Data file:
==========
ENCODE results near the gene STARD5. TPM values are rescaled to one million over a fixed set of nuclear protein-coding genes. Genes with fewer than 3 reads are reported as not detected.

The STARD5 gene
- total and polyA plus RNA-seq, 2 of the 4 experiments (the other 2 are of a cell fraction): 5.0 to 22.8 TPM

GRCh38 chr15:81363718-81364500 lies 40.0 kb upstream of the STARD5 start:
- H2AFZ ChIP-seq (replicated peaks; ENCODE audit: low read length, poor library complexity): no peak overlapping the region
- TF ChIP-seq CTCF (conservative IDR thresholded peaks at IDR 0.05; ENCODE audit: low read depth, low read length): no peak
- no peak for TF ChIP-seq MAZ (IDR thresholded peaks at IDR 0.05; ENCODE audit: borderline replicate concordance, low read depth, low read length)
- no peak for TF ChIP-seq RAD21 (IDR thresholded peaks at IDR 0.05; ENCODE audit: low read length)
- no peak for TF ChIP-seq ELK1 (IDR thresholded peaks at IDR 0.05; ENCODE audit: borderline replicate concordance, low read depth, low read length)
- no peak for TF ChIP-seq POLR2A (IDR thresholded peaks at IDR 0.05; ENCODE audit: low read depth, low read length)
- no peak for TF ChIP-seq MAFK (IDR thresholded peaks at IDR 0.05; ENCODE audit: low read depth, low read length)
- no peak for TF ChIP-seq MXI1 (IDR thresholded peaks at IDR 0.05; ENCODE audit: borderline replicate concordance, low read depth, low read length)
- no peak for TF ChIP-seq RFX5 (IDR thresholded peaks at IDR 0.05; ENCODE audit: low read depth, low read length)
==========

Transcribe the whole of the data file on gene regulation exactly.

ENCODE results near the gene STARD5. TPM values are rescaled to one million over a fixed set of nuclear protein-coding genes. Genes with fewer than 3 reads are reported as not detected.

The STARD5 gene
- total and polyA plus RNA-seq, 2 of the 4 experiments (the other 2 are of a cell fraction): 5.0 to 22.8 TPM

GRCh38 chr15:81363718-81364500 lies 40.0 kb upstream of the STARD5 start:
- H2AFZ ChIP-seq (replicated peaks; ENCODE audit: low read length, poor library complexity): no peak overlapping the region
- TF ChIP-seq CTCF (conservative IDR thresholded peaks at IDR 0.05; ENCODE audit: low read depth, low read length): no peak
- no peak for TF ChIP-seq MAZ (IDR thresholded peaks at IDR 0.05; ENCODE audit: borderline replicate concordance, low read depth, low read length)
- no peak for TF ChIP-seq RAD21 (IDR thresholded peaks at IDR 0.05; ENCODE audit: low read length)
- no peak for TF ChIP-seq ELK1 (IDR thresholded peaks at IDR 0.05; ENCODE audit: borderline replicate concordance, low read depth, low read length)
- no peak for TF ChIP-seq POLR2A (IDR thresholded peaks at IDR 0.05; ENCODE audit: low read depth, low read length)
- no peak for TF ChIP-seq MAFK (IDR thresholded peaks at IDR 0.05; ENCODE audit: low read depth, low read length)
- no peak for TF ChIP-seq MXI1 (IDR thresholded peaks at IDR 0.05; ENCODE audit: borderline replicate concordance, low read depth, low read length)
- no peak for TF ChIP-seq RFX5 (IDR thresholded peaks at IDR 0.05; ENCODE audit: low read depth, low read length)